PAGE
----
[ExI] insanity plea

John Clark johnkclark at gmail.com
Wed Feb 27 17:26:06 UTC 2013

On Tue, Feb 26, 2013  Anders Sandberg <anders at aleph.se> wrote:

 > The point of punishment is manifold.

I profoundly disagree. The only legitimate point of punishment is to
prevent the person from performing the same evil act again and to deter
others from doing something similar. I don't deny that there can be other
reasons, like everyone else I am not completely free from sadistic thoughts
that come from the reptilian parts of my brain, but I am not proud of such
impulses and will not defend them. Some seem to think we should inflict
pain on evildoers just for the sake of pain, that if someone got pleasure
in a evil way we should cause him pain to somehow balance the ethical
books. I think that is nonsense and such a policy can only increase the net
unhappiness in the world.

> Looking at the list, rehabilitation and deterrence depend on learning.

Deterrence works but as for rehabilitation, well it would be wonderful if
we knew how to do it but we don't. In the real world we take a person who
grew up in a bad environment and lock him up in an absolutely horrible
prison environment and expect him to reform. The only thing on our side is
time, for some reason older people tend to be less violent than younger

> Removal/prevention is all about just preventing certain actions.

I don't understand what you mean by "just", isn't preventing certain
actions the entire point?

> Retaliation is more about inducing certain states in other people.

I'm not interested in the internal state of criminals, I'm only interested
in there external behavior; perhaps he thought he was catching butterflies
when the maniac chopped me up with a ax but that doesn't make me any less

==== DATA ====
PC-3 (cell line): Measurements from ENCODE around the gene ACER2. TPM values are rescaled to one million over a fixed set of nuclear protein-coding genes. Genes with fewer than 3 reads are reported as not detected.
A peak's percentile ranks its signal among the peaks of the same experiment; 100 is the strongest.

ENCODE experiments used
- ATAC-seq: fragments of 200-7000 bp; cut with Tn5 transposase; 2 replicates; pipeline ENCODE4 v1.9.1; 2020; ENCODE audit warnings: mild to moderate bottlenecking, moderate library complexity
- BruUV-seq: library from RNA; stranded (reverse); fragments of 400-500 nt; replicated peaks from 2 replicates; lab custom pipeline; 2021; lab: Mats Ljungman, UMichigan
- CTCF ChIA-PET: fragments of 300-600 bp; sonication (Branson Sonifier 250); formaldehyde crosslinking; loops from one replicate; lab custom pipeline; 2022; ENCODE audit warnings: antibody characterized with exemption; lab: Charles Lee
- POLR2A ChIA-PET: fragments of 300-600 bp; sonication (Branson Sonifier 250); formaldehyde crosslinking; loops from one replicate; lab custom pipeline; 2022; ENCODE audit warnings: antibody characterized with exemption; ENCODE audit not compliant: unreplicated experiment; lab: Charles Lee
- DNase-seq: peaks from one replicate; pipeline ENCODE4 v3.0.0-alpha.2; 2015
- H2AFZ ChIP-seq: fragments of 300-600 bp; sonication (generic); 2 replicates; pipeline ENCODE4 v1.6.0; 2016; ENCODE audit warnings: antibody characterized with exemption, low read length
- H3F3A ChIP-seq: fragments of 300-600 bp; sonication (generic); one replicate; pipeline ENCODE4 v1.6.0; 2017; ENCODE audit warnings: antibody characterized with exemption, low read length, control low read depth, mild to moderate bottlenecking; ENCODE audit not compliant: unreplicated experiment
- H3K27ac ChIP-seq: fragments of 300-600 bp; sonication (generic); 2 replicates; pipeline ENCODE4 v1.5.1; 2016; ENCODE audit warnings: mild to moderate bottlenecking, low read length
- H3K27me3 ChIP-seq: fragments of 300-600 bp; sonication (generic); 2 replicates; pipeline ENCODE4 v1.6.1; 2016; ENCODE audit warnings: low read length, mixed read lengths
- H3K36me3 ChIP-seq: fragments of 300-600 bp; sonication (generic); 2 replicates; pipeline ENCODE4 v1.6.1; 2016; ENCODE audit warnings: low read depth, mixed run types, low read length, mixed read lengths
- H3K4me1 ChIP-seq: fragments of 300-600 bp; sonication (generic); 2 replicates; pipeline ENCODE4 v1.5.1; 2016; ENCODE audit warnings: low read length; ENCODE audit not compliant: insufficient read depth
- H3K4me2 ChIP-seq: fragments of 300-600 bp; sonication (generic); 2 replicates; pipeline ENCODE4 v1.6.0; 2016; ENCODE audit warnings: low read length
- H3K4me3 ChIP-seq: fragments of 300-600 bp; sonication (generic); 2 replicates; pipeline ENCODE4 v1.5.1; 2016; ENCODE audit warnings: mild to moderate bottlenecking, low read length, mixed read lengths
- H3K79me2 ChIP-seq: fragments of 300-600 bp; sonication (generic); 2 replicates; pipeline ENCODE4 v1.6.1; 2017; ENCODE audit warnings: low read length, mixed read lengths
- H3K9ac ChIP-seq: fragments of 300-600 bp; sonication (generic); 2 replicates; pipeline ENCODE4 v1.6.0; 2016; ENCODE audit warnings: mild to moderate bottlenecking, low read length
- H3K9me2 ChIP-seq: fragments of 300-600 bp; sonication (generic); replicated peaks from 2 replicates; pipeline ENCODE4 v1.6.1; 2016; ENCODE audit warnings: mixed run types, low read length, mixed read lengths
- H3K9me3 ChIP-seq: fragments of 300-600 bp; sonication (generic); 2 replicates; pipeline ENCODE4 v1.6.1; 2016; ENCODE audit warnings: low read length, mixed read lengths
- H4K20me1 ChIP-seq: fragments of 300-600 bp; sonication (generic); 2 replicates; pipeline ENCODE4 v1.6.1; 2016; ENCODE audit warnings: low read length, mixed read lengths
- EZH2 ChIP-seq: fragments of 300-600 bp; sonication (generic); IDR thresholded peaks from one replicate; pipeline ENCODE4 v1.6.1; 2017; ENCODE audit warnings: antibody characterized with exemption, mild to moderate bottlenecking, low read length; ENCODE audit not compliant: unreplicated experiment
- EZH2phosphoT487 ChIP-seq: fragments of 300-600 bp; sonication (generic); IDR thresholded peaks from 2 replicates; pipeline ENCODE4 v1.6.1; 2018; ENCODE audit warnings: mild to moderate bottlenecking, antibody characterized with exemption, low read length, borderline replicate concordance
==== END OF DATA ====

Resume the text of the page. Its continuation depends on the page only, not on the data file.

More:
dead, and if he was that disconnected with reality that makes him a very
very dangerous man and very likely to kill again either in prison (or a
mental hospital) or on the streets. And there is a practical consideration
too, a jury has a hard enough job figuring out what actually happened in a
criminal case, to demand that they also figure out what thoughts were
dancing around the head of the defendant at the time of the incident is
asking too much and turns the law into a mockery.

> > Ethicists might discuss the justice aspect of retribution endlessly,

That's why I have no use for ethicists, I see no evidence that they are
more ethical than non-ethicists.

> it is not fair to punish people who could not do otherwise

 I profoundly disagree. Let's talk about those who could have done
otherwise but chose not to and decided to commit murder. There are only 2

1) They chose to murder for a reason (bad genes or a bad environment or
2) They chose to murder for NO reason (it was random)

So if we should not "punish people who could not do otherwise" then we
should not punish anybody anytime for anything. And that of course would
destroy society, therefore the only logical conclusion is that the entire
concept of a "moral agent" is meaningless and brings nothing but chaos to
the legal system, and so everybody should be responsible for their

  John K Clark
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